March 16, 2014 Comments Off on The Problem of Campus Sexual Assault
The Problem of Campus Sexual Assault
March 14, 2014 by Alison Kahler
“When young women get to college, nearly 20% of them will be victims of attempted or actual sexual assault, as will about 6% of undergraduate men.”
“the vast majority of (campus) rapes are committed by serial, violent predators”
Recently, a friend and fellow University of Chicago alumna showed me an open letter to university president Robert Zimmer demanding that the university reevaluate its policy regarding campus sexual assaults. After reporting an assault by her then-partner and being illegally offered a mediation session by Dean of Students Susan Art, current fourth-year student Olivia Ortiz filed a complaint with the United States Department of Education’s Office of Civil Rights (OCR), prompting a larger investigation of the university for possible violations of Title IX. In response, a coalition of alumni wrote and circulated the letter in question. I gladly added my name.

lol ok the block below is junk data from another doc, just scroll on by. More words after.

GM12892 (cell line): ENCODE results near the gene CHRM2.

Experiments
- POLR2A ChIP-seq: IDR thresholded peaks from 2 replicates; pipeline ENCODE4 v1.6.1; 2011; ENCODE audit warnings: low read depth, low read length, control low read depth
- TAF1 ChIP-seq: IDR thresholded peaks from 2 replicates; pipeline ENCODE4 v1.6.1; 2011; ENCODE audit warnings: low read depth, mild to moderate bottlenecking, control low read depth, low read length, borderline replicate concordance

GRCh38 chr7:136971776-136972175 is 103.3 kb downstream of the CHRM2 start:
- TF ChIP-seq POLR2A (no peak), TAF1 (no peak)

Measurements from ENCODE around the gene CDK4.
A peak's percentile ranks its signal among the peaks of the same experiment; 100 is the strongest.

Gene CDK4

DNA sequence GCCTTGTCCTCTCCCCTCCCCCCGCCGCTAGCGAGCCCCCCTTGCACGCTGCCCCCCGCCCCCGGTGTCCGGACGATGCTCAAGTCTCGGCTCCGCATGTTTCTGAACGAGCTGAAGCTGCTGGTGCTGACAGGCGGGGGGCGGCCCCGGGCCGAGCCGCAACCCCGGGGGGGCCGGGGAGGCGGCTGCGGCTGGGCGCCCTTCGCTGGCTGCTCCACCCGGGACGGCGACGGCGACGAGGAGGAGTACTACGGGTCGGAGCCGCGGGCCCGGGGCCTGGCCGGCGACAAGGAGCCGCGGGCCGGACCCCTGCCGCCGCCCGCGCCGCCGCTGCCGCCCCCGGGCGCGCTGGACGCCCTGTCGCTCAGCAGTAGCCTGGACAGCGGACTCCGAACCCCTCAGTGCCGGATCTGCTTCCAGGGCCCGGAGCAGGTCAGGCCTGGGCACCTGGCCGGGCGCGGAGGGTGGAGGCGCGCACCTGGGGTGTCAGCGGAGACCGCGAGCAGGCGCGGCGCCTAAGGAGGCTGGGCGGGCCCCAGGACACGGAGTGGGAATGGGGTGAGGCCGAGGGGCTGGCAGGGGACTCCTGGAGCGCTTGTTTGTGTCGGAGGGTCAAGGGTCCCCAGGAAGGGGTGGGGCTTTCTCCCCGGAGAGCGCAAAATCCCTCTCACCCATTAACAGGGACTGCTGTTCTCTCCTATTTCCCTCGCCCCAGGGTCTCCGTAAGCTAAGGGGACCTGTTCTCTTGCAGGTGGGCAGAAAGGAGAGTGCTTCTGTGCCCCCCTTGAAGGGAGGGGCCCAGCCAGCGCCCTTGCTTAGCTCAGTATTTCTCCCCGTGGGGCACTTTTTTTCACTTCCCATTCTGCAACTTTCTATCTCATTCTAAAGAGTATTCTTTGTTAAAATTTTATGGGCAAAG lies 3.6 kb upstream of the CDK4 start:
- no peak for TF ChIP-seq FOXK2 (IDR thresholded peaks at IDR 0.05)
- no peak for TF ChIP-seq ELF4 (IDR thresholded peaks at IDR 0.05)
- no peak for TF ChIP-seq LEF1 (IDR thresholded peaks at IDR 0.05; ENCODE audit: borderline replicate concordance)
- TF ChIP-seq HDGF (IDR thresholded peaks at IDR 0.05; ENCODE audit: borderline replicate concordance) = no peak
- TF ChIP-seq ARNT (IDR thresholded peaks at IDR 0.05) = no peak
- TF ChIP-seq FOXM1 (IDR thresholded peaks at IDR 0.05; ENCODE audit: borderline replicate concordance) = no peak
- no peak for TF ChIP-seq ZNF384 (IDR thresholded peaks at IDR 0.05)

Though I am heartbroken to read about my beloved alma mater’s betrayal of sexual assault victims, I am not surprised. Campus sexual assaults are chillingly common, according to the Department of Education’s 2011 Dear Colleague Letter: Sexual Violence Background, Summary, and Fast Facts (found on Marsh Law Firm’s roundup of Title IX resources):
When young women get to college, nearly 20% of them will be victims of attempted or actual sexual assault, as will about 6% of undergraduate men.
And yet—despite this reminder of the prevalence of this problem and their responsibilities—when confronted with an incident, colleges all over the country exhibit a pattern of dismissing and covering up sexual assaults….
perpetrators know they can get away with their largely under-reported crimes, and they do so often; according to a report by psychologist David Lisak:
[College rapists] tend to be serial offenders, and most of them commit a variety of different interpersonal offenses. They are accurately and appropriately labeled as predators.
This picture conflicts sharply with the widely-held view that rapes committed on university campuses are typically the result of a basically “decent” young man who, were it not for too much alcohol and too little communication, would never do such a thing. While some campus rapes do fit this more benign view, the evidence points to a far less benign reality, in which the vast majority of rapes are committed by serial, violent predators….